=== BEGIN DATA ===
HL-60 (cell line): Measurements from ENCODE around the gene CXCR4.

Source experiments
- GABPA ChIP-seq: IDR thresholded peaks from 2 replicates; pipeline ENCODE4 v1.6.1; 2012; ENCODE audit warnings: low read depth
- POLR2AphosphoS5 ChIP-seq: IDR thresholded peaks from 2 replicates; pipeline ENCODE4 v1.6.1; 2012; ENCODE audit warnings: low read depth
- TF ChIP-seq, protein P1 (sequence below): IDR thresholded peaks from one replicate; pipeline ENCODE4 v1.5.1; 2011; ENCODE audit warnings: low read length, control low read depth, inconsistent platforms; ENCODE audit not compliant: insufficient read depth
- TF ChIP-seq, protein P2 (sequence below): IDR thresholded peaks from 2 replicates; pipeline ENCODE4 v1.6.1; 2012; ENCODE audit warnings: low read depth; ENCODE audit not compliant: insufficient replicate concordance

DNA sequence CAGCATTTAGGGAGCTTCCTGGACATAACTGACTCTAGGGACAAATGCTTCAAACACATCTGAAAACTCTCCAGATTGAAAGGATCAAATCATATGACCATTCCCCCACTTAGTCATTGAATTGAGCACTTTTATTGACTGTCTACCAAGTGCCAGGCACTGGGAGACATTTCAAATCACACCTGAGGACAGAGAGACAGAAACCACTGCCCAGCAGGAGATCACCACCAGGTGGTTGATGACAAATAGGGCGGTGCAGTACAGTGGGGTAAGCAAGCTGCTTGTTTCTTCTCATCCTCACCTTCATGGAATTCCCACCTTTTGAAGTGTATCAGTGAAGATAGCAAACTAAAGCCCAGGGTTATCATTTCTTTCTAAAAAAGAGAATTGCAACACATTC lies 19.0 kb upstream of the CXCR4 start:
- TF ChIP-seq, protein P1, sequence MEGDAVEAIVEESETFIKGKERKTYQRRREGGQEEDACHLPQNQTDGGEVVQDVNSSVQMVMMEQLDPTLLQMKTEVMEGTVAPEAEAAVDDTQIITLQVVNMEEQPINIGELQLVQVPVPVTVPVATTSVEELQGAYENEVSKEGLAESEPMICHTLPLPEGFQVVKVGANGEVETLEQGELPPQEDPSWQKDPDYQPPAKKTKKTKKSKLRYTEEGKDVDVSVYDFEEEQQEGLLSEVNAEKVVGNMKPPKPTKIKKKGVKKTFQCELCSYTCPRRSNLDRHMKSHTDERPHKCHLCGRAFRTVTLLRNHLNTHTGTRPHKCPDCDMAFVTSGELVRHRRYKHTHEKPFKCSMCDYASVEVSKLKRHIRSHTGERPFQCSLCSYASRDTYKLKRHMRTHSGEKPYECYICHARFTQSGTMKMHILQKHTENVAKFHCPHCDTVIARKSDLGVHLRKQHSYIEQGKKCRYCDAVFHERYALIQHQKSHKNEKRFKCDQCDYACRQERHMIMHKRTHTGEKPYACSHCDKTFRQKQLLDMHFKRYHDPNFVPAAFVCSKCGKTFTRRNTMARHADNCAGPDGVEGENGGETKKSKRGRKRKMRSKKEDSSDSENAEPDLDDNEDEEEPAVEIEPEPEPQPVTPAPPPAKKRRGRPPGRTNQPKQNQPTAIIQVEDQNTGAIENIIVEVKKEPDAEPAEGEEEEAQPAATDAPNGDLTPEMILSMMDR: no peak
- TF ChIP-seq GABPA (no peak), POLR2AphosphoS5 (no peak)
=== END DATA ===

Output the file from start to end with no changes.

HL-60 (cell line): Measurements from ENCODE around the gene CXCR4.

Source experiments
- GABPA ChIP-seq: IDR thresholded peaks from 2 replicates; pipeline ENCODE4 v1.6.1; 2012; ENCODE audit warnings: low read depth
- POLR2AphosphoS5 ChIP-seq: IDR thresholded peaks from 2 replicates; pipeline ENCODE4 v1.6.1; 2012; ENCODE audit warnings: low read depth
- TF ChIP-seq, protein P1 (sequence below): IDR thresholded peaks from one replicate; pipeline ENCODE4 v1.5.1; 2011; ENCODE audit warnings: low read length, control low read depth, inconsistent platforms; ENCODE audit not compliant: insufficient read depth
- TF ChIP-seq, protein P2 (sequence below): IDR thresholded peaks from 2 replicates; pipeline ENCODE4 v1.6.1; 2012; ENCODE audit warnings: low read depth; ENCODE audit not compliant: insufficient replicate concordance

DNA sequence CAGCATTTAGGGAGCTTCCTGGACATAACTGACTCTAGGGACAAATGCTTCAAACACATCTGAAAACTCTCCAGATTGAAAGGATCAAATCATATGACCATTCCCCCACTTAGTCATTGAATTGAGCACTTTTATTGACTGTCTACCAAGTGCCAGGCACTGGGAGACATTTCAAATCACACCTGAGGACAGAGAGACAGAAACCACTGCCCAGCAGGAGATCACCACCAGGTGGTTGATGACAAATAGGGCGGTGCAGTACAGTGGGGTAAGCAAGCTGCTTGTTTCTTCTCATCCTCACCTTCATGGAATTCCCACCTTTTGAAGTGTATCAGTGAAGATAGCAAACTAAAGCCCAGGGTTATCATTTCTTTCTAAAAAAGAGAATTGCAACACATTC lies 19.0 kb upstream of the CXCR4 start:
- TF ChIP-seq, protein P1, sequence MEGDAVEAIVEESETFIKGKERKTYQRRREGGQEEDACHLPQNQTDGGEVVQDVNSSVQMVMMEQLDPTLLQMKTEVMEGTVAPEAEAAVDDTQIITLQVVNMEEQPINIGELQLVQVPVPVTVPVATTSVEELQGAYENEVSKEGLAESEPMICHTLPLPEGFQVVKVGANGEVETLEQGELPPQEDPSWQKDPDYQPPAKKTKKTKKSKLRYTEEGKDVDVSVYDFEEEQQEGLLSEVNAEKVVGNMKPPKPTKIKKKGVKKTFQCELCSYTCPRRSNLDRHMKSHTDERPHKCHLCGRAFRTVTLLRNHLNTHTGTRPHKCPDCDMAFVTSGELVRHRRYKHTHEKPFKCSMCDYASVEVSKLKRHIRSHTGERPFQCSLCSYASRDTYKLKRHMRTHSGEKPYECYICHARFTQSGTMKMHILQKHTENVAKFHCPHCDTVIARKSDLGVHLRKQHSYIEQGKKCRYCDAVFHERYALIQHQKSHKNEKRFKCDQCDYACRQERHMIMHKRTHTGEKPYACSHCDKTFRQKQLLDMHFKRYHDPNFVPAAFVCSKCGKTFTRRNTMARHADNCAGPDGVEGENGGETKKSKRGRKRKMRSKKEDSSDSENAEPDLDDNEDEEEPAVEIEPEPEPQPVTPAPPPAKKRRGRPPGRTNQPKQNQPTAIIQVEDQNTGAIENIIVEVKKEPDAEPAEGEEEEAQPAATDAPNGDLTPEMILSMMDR: no peak
- TF ChIP-seq GABPA (no peak), POLR2AphosphoS5 (no peak)